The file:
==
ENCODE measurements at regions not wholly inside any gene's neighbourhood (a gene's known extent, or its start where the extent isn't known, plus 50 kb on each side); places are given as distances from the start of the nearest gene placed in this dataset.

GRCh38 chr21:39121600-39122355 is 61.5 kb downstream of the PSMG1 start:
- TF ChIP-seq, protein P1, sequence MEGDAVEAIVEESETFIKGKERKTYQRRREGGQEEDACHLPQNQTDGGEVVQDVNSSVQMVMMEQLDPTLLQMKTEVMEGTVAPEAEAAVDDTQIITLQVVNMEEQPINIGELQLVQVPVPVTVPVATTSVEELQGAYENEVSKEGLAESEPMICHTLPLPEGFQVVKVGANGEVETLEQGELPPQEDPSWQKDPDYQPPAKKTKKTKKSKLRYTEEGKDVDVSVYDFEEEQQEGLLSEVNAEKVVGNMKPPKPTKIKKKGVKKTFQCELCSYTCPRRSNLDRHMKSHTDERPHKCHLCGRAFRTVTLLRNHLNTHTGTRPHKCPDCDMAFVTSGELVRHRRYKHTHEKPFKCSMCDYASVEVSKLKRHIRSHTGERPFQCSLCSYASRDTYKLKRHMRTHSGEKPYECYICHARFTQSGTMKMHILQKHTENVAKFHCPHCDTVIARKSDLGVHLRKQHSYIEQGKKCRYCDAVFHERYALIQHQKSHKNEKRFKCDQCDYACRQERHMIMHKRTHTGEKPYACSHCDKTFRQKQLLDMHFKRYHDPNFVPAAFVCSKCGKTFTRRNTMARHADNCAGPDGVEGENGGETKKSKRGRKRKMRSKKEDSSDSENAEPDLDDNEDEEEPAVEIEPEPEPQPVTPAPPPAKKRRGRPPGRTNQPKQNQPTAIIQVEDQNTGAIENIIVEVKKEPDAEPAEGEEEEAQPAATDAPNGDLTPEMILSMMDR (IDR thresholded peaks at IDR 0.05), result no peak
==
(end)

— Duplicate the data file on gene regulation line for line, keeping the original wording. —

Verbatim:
ENCODE measurements at regions not wholly inside any gene's neighbourhood (a gene's known extent, or its start where the extent isn't known, plus 50 kb on each side); places are given as distances from the start of the nearest gene placed in this dataset.

GRCh38 chr21:39121600-39122355 is 61.5 kb downstream of the PSMG1 start:
- TF ChIP-seq, protein P1, sequence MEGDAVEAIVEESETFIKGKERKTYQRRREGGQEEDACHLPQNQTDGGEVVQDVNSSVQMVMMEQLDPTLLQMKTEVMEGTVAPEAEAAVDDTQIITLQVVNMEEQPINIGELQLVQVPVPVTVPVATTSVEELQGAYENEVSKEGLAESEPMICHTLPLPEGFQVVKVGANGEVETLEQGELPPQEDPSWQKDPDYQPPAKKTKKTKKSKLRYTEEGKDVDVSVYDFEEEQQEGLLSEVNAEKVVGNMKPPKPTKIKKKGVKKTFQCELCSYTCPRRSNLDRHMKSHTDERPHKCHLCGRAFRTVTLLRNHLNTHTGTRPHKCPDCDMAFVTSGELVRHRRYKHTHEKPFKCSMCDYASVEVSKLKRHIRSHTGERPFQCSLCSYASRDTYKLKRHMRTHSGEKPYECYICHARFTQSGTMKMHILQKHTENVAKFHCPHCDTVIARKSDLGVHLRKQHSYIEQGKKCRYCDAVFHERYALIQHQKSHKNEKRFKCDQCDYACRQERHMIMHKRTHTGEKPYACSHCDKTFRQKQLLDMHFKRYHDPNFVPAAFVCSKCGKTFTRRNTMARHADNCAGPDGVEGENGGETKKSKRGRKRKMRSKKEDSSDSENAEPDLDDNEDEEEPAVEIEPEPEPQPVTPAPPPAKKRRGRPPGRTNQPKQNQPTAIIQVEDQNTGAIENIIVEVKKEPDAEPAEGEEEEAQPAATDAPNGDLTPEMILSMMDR (IDR thresholded peaks at IDR 0.05), result no peak